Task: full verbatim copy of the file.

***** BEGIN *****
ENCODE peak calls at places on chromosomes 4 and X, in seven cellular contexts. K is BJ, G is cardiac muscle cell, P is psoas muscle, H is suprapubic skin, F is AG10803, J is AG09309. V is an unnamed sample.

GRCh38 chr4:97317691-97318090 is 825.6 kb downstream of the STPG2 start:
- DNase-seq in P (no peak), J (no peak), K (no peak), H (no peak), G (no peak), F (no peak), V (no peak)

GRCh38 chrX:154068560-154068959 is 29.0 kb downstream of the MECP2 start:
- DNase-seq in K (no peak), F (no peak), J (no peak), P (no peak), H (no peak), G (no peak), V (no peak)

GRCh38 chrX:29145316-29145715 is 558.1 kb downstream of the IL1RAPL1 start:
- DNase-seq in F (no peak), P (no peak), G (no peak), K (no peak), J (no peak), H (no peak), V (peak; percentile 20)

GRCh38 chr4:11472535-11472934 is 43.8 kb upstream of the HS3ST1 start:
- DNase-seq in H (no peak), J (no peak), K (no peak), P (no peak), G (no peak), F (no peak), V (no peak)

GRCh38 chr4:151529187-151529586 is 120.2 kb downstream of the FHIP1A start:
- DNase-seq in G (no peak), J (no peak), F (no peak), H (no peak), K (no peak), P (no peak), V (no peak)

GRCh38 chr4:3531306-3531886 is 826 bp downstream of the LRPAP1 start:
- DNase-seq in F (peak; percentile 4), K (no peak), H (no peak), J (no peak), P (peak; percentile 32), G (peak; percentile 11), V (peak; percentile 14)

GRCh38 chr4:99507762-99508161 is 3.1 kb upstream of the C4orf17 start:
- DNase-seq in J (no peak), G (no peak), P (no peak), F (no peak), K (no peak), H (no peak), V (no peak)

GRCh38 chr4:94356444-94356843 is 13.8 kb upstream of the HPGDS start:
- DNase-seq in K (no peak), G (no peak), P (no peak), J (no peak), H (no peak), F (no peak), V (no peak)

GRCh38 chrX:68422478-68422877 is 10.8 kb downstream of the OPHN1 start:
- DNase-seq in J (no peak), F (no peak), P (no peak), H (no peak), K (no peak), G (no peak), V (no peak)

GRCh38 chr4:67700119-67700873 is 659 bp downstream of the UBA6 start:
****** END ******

ENCODE peak calls at places on chromosomes 4 and X, in seven cellular contexts. K is BJ, G is cardiac muscle cell, P is psoas muscle, H is suprapubic skin, F is AG10803, J is AG09309. V is an unnamed sample.

GRCh38 chr4:97317691-97318090 is 825.6 kb downstream of the STPG2 start:
- DNase-seq in P (no peak), J (no peak), K (no peak), H (no peak), G (no peak), F (no peak), V (no peak)

GRCh38 chrX:154068560-154068959 is 29.0 kb downstream of the MECP2 start:
- DNase-seq in K (no peak), F (no peak), J (no peak), P (no peak), H (no peak), G (no peak), V (no peak)

GRCh38 chrX:29145316-29145715 is 558.1 kb downstream of the IL1RAPL1 start:
- DNase-seq in F (no peak), P (no peak), G (no peak), K (no peak), J (no peak), H (no peak), V (peak; percentile 20)

GRCh38 chr4:11472535-11472934 is 43.8 kb upstream of the HS3ST1 start:
- DNase-seq in H (no peak), J (no peak), K (no peak), P (no peak), G (no peak), F (no peak), V (no peak)

GRCh38 chr4:151529187-151529586 is 120.2 kb downstream of the FHIP1A start:
- DNase-seq in G (no peak), J (no peak), F (no peak), H (no peak), K (no peak), P (no peak), V (no peak)

GRCh38 chr4:3531306-3531886 is 826 bp downstream of the LRPAP1 start:
- DNase-seq in F (peak; percentile 4), K (no peak), H (no peak), J (no peak), P (peak; percentile 32), G (peak; percentile 11), V (peak; percentile 14)

GRCh38 chr4:99507762-99508161 is 3.1 kb upstream of the C4orf17 start:
- DNase-seq in J (no peak), G (no peak), P (no peak), F (no peak), K (no peak), H (no peak), V (no peak)

GRCh38 chr4:94356444-94356843 is 13.8 kb upstream of the HPGDS start:
- DNase-seq in K (no peak), G (no peak), P (no peak), J (no peak), H (no peak), F (no peak), V (no peak)

GRCh38 chrX:68422478-68422877 is 10.8 kb downstream of the OPHN1 start:
- DNase-seq in J (no peak), F (no peak), P (no peak), H (no peak), K (no peak), G (no peak), V (no peak)

GRCh38 chr4:67700119-67700873 is 659 bp downstream of the UBA6 start: